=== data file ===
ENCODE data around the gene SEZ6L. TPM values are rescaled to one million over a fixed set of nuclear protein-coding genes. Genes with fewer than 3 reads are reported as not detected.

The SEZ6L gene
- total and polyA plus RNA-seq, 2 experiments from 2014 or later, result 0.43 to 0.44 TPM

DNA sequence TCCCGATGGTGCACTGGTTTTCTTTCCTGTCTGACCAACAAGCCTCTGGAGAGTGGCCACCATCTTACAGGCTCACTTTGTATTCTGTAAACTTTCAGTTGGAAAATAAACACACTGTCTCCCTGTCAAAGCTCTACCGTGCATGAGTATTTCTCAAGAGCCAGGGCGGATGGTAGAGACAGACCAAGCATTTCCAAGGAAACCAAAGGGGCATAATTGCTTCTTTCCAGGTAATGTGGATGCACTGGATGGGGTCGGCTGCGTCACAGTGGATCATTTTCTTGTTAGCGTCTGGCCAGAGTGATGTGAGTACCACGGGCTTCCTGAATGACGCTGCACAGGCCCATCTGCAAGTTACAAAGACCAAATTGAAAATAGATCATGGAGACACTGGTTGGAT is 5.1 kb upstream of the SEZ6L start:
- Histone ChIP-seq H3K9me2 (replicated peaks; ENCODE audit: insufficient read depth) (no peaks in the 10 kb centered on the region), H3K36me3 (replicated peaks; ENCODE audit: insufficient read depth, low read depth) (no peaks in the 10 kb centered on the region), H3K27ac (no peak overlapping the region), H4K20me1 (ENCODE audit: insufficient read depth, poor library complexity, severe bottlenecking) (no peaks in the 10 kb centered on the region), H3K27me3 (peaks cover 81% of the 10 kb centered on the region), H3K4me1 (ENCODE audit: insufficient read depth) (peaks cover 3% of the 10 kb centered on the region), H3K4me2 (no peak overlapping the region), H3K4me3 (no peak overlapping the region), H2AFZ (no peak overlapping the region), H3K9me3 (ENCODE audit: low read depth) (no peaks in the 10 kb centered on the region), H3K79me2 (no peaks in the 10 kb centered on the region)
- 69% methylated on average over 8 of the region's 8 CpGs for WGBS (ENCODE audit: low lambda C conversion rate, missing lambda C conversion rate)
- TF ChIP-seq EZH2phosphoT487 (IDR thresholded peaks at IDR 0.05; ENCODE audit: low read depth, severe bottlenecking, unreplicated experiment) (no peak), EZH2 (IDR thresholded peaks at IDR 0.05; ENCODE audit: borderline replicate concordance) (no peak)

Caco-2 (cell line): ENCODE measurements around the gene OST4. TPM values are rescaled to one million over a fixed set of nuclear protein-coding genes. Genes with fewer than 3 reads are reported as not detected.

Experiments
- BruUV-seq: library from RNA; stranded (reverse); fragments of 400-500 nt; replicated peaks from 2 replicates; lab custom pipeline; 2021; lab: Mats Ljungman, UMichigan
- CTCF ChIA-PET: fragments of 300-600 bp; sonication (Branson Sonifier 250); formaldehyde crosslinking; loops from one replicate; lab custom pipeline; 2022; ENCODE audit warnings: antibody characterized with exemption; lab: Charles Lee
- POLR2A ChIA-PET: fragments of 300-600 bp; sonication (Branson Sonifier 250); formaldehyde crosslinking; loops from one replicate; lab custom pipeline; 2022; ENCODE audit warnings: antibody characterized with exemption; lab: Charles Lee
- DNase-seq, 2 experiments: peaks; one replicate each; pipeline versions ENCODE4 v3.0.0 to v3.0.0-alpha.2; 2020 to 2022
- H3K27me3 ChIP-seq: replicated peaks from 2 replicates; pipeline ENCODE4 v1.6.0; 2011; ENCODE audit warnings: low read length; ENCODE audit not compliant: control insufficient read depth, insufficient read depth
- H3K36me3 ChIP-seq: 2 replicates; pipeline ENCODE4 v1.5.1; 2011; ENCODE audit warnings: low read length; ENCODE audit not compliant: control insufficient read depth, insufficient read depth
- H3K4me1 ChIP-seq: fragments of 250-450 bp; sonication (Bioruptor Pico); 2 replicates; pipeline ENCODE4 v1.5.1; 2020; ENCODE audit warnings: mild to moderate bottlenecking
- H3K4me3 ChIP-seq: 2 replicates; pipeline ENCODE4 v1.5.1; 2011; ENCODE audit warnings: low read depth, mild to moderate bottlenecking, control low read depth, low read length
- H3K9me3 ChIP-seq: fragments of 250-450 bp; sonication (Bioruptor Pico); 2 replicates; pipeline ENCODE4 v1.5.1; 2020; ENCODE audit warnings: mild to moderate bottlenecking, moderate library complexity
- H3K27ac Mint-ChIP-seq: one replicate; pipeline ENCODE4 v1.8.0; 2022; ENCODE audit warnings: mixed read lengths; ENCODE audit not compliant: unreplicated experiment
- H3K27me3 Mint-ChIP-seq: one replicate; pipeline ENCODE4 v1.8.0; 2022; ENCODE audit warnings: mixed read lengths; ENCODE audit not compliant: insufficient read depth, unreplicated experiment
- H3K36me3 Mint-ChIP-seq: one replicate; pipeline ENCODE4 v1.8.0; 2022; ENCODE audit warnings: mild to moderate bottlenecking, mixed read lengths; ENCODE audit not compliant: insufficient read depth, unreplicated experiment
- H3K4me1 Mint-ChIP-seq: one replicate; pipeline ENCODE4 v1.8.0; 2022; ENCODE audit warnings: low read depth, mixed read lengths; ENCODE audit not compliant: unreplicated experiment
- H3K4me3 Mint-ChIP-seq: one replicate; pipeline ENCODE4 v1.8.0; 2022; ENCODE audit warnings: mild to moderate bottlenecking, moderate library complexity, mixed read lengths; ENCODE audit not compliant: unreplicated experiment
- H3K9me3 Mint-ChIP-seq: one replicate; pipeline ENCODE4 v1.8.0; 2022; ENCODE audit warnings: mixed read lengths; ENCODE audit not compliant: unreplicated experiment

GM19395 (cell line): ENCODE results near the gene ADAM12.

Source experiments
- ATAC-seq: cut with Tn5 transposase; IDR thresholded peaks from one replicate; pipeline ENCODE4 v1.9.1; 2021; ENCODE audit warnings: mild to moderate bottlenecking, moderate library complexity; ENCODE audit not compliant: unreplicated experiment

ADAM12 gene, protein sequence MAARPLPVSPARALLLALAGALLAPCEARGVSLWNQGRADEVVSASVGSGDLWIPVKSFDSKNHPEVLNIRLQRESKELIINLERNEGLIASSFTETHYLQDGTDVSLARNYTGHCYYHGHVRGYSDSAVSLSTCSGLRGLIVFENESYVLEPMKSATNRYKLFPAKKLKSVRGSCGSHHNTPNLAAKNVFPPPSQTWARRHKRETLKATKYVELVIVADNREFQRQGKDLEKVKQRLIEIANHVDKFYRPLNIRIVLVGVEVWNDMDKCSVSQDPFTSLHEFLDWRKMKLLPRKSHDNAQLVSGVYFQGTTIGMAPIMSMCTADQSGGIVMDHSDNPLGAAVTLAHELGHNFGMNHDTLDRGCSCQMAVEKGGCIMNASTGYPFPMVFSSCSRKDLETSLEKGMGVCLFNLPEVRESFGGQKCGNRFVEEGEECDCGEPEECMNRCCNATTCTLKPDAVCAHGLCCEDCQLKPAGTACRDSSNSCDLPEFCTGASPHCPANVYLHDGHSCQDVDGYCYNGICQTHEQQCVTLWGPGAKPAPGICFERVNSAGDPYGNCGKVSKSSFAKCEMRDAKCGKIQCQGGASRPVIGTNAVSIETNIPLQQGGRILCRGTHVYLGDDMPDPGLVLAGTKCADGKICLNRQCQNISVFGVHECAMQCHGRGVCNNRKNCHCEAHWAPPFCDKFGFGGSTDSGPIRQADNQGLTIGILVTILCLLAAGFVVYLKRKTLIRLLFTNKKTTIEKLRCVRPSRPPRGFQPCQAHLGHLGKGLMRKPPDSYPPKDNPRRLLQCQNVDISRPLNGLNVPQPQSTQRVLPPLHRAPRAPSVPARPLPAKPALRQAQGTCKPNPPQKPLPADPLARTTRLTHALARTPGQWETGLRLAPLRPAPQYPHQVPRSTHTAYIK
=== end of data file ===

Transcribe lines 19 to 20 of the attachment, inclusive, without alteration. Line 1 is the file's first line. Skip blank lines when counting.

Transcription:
- H3K27ac Mint-ChIP-seq: one replicate; pipeline ENCODE4 v1.8.0; 2022; ENCODE audit warnings: mixed read lengths; ENCODE audit not compliant: unreplicated experiment
- H3K27me3 Mint-ChIP-seq: one replicate; pipeline ENCODE4 v1.8.0; 2022; ENCODE audit warnings: mixed read lengths; ENCODE audit not compliant: insufficient read depth, unreplicated experiment